Is there such a thing as sustainable development? Is sustainability good or bad? Is it just a way of assuring our guilty conscience whilst the moden capitalist machine destroys the natural world? Well, yes.
Sustainability hasn’t always been this way. And it’s to do with endless subtle but influential changes that have endlessly nudged the sustainability juggernaut in a new direction. What does this mean? The green movement started out campaigning to sustain nature. It was about protecting wild spaces from industrial development and ensuring that wild animals and ecosystems had the space and peace to thrive. And then people started adding the word development, completely changing the notion of sustainability and the meaning of the word, so that is has come to actually mean… development. Ironically the very opposite of what the sustainability movement set out to achieve.
But we can wrest back control. We can remind people that sustainability should be about sustaining nature, about protecting it from development and the two words should never be put together to create the oxymoron sustainable development. Because sustainable development excuses corporations, governments and societies at large from the horrific damage they inflict on the natural world in the acquisition of human wealth.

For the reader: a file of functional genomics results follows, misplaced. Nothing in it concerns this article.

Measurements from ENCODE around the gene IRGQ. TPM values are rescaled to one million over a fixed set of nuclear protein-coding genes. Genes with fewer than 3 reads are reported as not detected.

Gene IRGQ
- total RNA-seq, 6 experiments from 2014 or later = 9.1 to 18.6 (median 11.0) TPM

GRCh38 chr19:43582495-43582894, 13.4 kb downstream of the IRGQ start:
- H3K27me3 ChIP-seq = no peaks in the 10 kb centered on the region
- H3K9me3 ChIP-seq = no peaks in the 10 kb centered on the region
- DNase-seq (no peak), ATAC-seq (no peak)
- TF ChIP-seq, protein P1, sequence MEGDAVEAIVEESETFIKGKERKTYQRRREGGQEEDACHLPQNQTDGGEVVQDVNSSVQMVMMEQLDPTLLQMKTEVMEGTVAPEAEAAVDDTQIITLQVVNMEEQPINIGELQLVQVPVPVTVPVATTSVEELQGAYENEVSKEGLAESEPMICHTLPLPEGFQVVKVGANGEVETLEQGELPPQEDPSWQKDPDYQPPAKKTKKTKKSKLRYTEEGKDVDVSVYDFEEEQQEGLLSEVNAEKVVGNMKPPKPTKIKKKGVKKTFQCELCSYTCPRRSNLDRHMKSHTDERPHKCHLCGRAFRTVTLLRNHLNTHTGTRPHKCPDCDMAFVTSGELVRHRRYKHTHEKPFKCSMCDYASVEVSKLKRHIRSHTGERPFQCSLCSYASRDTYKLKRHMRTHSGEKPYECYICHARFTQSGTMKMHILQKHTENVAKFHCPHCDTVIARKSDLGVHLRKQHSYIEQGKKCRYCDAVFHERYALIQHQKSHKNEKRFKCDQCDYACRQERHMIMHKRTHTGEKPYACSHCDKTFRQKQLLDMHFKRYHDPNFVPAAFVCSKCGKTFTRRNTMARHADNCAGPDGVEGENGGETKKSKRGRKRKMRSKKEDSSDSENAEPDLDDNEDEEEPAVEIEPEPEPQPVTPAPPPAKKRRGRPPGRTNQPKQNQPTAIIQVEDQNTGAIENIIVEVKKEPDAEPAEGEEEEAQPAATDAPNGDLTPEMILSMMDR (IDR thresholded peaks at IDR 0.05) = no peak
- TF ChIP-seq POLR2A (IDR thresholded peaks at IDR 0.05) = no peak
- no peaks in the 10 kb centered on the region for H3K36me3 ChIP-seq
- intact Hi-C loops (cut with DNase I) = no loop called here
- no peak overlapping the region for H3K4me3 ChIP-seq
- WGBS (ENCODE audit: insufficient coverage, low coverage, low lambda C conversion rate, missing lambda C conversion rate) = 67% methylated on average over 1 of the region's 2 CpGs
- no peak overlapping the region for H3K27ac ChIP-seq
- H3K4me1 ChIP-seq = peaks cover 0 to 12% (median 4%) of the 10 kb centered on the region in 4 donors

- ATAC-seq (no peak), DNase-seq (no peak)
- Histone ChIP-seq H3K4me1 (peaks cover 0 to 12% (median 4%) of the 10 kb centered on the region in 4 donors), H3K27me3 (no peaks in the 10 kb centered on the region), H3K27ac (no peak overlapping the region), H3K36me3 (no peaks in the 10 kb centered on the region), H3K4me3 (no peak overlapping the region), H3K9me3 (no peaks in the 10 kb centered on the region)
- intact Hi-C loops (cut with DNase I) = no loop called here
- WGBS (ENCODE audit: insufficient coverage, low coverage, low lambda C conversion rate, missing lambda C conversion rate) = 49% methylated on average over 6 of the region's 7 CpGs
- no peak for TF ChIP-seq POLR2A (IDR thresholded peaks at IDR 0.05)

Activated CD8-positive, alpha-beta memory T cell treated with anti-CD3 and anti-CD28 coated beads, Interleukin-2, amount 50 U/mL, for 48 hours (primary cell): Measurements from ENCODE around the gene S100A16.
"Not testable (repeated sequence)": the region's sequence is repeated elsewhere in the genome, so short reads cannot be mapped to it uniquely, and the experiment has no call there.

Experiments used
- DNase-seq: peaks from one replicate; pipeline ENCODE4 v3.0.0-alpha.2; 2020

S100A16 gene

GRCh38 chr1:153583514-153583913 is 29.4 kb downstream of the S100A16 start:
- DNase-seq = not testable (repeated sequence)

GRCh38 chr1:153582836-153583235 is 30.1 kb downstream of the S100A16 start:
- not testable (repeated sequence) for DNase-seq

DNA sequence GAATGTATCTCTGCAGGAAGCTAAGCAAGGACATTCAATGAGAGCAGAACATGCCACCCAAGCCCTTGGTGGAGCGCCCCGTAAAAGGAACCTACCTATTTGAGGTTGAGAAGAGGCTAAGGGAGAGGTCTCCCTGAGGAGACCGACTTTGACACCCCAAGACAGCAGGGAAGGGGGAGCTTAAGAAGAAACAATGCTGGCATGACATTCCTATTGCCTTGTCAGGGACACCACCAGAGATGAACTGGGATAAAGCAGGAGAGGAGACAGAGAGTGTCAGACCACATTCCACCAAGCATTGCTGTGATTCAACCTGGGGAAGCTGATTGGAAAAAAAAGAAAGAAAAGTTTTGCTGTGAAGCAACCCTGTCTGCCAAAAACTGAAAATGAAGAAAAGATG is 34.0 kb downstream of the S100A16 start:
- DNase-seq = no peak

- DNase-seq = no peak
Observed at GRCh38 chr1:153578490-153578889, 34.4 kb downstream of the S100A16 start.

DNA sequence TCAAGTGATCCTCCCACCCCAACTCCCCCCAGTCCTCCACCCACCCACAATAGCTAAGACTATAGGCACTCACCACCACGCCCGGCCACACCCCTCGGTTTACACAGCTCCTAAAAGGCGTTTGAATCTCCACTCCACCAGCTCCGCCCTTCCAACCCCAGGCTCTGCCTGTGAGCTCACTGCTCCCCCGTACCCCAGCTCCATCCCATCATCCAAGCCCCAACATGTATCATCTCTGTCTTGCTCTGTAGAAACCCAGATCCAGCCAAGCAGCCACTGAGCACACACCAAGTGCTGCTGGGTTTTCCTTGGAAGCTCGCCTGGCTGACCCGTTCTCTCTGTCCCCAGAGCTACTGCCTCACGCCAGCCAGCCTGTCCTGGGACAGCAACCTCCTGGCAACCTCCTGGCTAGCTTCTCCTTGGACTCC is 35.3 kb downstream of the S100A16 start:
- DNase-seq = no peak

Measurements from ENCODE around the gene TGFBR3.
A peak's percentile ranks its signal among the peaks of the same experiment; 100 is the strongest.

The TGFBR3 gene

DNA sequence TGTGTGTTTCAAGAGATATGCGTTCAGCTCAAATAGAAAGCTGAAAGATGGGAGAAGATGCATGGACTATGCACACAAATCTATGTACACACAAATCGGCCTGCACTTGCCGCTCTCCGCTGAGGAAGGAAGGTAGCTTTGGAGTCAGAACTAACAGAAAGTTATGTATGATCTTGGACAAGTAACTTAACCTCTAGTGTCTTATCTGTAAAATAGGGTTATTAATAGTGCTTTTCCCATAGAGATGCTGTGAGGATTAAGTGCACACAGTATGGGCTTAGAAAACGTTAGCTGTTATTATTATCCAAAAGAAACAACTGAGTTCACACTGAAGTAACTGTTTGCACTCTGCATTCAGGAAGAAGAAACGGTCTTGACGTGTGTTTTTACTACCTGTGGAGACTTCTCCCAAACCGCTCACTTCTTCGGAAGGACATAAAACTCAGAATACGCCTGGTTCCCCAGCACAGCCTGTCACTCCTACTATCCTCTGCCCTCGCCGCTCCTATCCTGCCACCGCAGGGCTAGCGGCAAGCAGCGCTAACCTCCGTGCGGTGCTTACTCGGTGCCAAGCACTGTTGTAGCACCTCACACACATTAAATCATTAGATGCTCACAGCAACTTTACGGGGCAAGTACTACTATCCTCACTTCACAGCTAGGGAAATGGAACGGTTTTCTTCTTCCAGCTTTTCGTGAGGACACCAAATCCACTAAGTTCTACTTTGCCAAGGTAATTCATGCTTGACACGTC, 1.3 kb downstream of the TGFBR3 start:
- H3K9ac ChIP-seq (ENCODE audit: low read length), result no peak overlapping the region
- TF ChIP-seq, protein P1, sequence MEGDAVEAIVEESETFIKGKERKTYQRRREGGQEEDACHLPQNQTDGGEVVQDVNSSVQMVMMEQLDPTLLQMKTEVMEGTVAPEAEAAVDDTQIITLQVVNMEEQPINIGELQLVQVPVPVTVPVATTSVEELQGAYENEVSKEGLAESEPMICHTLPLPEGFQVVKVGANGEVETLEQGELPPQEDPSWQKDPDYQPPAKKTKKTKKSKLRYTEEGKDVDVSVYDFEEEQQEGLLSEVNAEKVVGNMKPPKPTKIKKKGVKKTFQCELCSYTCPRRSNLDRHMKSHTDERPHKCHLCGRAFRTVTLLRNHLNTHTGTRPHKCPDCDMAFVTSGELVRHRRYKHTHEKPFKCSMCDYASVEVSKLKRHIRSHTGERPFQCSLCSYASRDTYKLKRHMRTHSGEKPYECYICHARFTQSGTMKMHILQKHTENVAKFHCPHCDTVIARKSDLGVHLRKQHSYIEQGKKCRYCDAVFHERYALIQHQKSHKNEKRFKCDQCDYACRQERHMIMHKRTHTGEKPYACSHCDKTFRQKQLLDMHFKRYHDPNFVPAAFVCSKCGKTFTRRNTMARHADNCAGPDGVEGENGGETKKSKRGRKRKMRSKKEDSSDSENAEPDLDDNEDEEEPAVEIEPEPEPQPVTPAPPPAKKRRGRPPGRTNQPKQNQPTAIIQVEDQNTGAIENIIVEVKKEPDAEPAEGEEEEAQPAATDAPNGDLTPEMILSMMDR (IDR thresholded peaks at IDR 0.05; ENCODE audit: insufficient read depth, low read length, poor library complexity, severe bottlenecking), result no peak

And this is also why the environmentalist movement is so confused. They have placed sustainable development, which is a term we have identified as simply development, front and centre in their manifestos for social change. The environmental movement is now a movement campaigning for the industrial development of renewables, electric cars, massive biofuels plantations and so on. I feel connected to nature when I am in a park, a woodland, a river or a mountain. Why don’t adults climb trees? Because have somehow removed ourselves from the things that make us feel natural – and it just doesn’t seem quite right to behave in this way. We need to change this mindset.
A lone man walking in the woods may conjure up associations with malicious intent. But this shows us how far removed our modern world has come in relation to nature. We are so disassociated from it, that we can somehow feel like aliens in a lost land when we make our way through natural spaces.
My connection to nature has always been heartfelt because I just feel good outside and especially in natural spaces. I was lucky to grow up deep in the country, spending time in rivers and woodlands and exploring and watching the wild creatures who make those places their homes and rear their young despite all the challenges life throws at them, non-complaining, satisfied, connected in every way with the intricacies of the world around them. Somehow, for us humans, I think this connection is being lost.
And it’s very difficult to care about something when you do not feel deeply connected to it. Which is why the sustainability movement seems hell bent on destroying the planet. It’s not because they don’t care, they just care about the wrong thing, about the wholescale development of renewables and other green policies that will enable our species to keep on track, expanding at an ever growing rate.
A renewables future doesn’t save natural spaces from annihilation; it just means more people can survive in more remote natural areas, where renewables tend to be most plentiful and profitable, either off-grid or via the development of large scale renewables projects and where every growing human societies can continue their wholescale destruction of the planet.
This is why the sustainability movement is enabling the destruction of Earth.